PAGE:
Being Native American, Sherman Alexie has, of course, an innate affinity for animals.
On a recent day he cruised a McDonald’s drive-through and noticed a seagull eyeballing him from the asphalt.
“And he came walking up to me and I opened the passenger side door and he hopped in. I threw three or four fries on the mat and he grabbed them and jumped out and then he wouldn’t come back in,” said Alexie, quick to laugh. He didn’t have time to snap a photo on his iPhone, but was left with potential grist, comedic of course, for the writing mill.
“I’ve exaggerated the story completely in my head ... being an Indian, I talk about my really close relationship with the seagulls. ... ‘I called to the seagull and the seagull came...’ ”
Then again, maybe it’s not about his heritage at all, considering that his 1998 Camry “is an archaeologist’s dig of french fries.”
A writer of several genres, Alexie, 46, will bring humor and sharp observation to the Stranahan Theater at 7 p.m. Wednesday. The Authors! Authors! series is presented by The Blade and the Toledo-Lucas County Public Library. He will also answer questions and autograph his books, and for this last task he takes a page from Loretta Lynn’s playbook: “Don’t you dare go home ’til your last fan goes home.”
Born on the Spokane Indian Reservation in Wellpinit, Wash., Alexie wrote the screenplay for Smoke Signals (1998), about two young Native American men, one of whom comes to terms with the hand he’s been dealt. It was based on a short story from his 1993 book Lone Ranger and Tonto Fistfight in Heaven.
In addition to stories, he writes poetry and novels, and teaches. A hit with teens was his The Absolutely True Diary of a Part-Time Indian, a semi-autobiographical novel that won the 2007 U.S. National Book Award for Young People’s Literature. Its character, Arnold Spirit, is born with hydrocephalus (as was Alexie), “too much grease inside my skull — like my brain was a giant French fry.” He survives an operation at six months (as did Alexie, who also had seizures but has no residual negative effects), is bullied at school, and by his teen years is a budding cartoonist. War Dances (2010), a collection of stories and poems, won the PEN/Faulkner Award for Fiction.
Alexie is working on a children’s book, a sequel to his young-adult novel, an adult novel called Fire with Fire, “and a couple of screenplays for my own kind of projects.” He’s teaching graduate-level fiction writing at the Institute of American Indian Arts in Santa Fe and has taught at the University of Washington. “I wanted to teach without worrying about going to meetings.”
He periodically rewrites screenplays at the request of Hollywood producers who want him to spin more humor into a script. “It’s almost always about being funny.”
He’s done stand-up comedy “but it wasn’t appealing to be standing in a bar telling jokes. I’d already been in empty bookstores trying to make a living and didn’t want to try to make a living in empty bars.”
And he’s a three-time world heavyweight poetry-bout champion, an event held in Taos, N.M. It involves “getting on stage and performing poems, and the judging is based on the quality of the poem and the quality of the performance.” Two people face off reading one poem per round and each round is scored by a three-person panel. “Then the last round, the tenth, was improv, you would pull a word out of a hat and then have a minute to start a poem. All three of mine were very close. I’m better at improv, which directly relates to my comedy talents.”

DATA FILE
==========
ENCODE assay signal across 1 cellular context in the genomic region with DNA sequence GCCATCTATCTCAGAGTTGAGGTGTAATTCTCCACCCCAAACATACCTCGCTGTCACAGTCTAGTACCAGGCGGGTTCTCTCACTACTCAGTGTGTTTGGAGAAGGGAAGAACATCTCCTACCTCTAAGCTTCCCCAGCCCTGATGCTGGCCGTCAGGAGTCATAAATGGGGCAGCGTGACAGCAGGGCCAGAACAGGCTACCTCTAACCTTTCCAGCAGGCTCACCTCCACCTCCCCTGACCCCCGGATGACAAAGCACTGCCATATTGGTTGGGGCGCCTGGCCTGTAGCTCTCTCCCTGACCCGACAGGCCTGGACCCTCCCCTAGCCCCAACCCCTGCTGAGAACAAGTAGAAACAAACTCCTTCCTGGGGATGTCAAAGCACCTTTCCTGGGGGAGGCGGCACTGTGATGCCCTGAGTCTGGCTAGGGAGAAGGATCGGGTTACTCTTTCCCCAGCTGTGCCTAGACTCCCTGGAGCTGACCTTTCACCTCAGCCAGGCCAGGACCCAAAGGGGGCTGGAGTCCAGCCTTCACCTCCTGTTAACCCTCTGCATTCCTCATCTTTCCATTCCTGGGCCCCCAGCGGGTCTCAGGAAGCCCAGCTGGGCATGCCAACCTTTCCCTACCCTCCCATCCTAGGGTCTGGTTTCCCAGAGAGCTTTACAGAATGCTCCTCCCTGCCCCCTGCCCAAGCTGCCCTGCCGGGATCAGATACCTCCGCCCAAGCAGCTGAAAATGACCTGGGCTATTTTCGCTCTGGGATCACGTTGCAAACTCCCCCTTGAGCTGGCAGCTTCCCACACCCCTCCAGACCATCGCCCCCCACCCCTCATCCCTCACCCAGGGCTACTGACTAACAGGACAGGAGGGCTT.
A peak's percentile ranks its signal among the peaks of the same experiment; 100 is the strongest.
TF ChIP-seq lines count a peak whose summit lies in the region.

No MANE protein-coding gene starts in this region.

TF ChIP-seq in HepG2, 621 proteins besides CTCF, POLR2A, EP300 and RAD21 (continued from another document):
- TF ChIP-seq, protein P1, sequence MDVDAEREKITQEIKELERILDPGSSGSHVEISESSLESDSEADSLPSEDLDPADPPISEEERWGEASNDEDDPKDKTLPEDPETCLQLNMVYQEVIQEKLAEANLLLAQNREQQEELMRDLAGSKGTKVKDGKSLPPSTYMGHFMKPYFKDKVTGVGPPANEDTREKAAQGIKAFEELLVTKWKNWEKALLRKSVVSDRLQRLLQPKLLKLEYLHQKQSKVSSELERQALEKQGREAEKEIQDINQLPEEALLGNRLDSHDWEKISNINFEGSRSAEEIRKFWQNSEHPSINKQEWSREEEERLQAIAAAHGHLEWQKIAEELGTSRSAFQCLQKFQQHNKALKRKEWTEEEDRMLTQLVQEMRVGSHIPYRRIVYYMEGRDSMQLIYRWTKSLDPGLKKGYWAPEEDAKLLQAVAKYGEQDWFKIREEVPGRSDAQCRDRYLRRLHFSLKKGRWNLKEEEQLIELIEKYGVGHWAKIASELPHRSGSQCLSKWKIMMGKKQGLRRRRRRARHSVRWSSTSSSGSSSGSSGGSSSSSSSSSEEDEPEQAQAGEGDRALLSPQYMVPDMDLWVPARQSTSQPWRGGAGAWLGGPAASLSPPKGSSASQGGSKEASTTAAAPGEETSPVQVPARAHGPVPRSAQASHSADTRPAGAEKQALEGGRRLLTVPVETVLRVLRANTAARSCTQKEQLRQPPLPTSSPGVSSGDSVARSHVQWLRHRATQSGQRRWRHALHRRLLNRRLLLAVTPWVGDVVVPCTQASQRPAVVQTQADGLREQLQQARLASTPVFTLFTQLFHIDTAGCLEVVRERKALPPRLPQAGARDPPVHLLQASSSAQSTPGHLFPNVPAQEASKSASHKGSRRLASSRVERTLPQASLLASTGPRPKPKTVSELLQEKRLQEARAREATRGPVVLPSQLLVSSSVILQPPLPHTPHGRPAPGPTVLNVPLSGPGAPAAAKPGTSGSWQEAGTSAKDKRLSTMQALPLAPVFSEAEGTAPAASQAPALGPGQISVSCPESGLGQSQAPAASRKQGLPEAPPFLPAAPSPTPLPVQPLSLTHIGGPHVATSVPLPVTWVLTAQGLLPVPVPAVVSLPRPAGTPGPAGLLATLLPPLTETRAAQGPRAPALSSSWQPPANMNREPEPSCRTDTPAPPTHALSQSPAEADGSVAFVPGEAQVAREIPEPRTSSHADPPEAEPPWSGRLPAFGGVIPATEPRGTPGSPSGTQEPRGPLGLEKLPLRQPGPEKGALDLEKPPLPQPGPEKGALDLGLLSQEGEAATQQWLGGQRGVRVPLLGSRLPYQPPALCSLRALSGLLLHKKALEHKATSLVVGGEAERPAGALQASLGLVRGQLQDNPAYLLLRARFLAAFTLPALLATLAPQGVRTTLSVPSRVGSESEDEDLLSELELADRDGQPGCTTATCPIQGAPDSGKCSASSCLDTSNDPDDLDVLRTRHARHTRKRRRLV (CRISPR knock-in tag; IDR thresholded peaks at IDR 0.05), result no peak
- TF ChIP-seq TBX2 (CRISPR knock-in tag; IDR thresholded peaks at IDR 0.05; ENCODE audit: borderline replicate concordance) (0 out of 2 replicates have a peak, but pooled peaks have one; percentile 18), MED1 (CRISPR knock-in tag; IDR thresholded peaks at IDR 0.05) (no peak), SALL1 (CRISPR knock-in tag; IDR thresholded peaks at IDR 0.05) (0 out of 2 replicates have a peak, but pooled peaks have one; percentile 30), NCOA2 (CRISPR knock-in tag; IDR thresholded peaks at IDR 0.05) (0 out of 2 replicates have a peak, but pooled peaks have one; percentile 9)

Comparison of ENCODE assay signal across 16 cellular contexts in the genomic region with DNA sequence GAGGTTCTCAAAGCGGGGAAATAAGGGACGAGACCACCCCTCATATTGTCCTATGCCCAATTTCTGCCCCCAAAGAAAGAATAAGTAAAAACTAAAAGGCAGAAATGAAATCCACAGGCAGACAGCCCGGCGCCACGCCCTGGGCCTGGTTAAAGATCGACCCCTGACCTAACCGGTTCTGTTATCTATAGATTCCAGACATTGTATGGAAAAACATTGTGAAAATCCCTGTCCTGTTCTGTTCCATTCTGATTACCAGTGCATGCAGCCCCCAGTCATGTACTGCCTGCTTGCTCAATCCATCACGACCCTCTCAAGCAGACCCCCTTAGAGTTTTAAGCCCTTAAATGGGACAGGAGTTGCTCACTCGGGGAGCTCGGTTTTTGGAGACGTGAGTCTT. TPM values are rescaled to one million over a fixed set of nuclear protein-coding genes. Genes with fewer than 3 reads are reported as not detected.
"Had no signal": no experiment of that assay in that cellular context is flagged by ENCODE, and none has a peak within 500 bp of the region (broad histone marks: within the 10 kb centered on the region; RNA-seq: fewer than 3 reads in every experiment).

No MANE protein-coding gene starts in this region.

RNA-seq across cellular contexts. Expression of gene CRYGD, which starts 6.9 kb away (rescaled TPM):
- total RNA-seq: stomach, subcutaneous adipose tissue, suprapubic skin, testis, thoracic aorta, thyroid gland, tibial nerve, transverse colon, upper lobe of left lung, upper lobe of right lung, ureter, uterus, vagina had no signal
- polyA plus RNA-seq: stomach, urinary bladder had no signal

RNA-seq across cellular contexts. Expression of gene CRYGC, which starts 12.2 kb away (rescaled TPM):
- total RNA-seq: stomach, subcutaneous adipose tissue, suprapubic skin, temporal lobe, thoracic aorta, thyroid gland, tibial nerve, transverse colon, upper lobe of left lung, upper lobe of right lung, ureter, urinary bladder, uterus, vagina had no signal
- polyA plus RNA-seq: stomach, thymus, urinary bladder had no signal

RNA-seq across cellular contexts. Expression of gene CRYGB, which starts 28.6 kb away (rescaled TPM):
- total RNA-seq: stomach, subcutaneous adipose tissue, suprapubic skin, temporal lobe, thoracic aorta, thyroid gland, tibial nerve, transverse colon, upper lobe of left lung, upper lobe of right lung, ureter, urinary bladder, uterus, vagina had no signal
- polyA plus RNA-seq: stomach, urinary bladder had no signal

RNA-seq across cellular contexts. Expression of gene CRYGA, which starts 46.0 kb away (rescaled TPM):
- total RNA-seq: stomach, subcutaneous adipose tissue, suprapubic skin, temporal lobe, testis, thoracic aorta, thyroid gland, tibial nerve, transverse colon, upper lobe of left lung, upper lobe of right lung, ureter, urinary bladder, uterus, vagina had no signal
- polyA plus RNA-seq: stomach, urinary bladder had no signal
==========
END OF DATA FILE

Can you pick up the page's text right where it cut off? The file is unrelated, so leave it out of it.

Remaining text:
Alexie lives in Seattle with Diane Tomhave, his wife (also a Native American), and their sons, ages 12 and 16. He plays league basketball and his social life is mostly hanging with his dribbling friends. “And none of them are writers. That’s a purposeful accident.”
He loves movies and reality TV shows that demand talent such as Project Runway, Top Chef, and So You Think You Can Dance. He follows the British saga Downton Abbey (urging, at the end of last season, dead Matthew to “Blink! Blink!”). His favorite show: HBO’s Game of Thrones based on the popular fantasy novels by George R.R. Martin. “There’s all sorts of violence and depravity that even HBO can’t film.”
Growing up on a poor reservation where his father was often absent, family members were lost to alcohol-related deaths, and few succeeded in college made him determined to attend a white high school 30 miles away. There, he excelled at studies, became a star basketball player, and was voted class president.
“And part of that was being so sick: once you fight for your life then you’re willing to fight for everything. A 5-year-old sick kid is a tough-ass creature.”
It’s little surprise that his creative themes often spring from a well of pain with despair, poverty, violence, and alcoholism experienced by his Native American characters.
“My work is no more despairing than Faulkner’s. But because I’m an Indian it gets assigned a special value like it’s more depressing than all the other depressing stuff,” he said. “I’m firmly in the tradition of sad-ass Western civ literature.”
He writes at an apartment he rents and keeps notebooks and an iPad handy for jotting down ideas.
“Disciplined? Nope not me. I’m a binge writer. And it’s completely unpredictable. A friend of mine described it as a zit building and then finally popping. I have a good memory so I carry around sentences, lines of dialog, images that occur to me or that I read or see, and then all of a sudden, something comes to the forefront.”
Such as, perhaps, the time he called the seagull and the seagull came...
Contact Tahree Lane at firstname.lastname@example.org and 419-724-6075.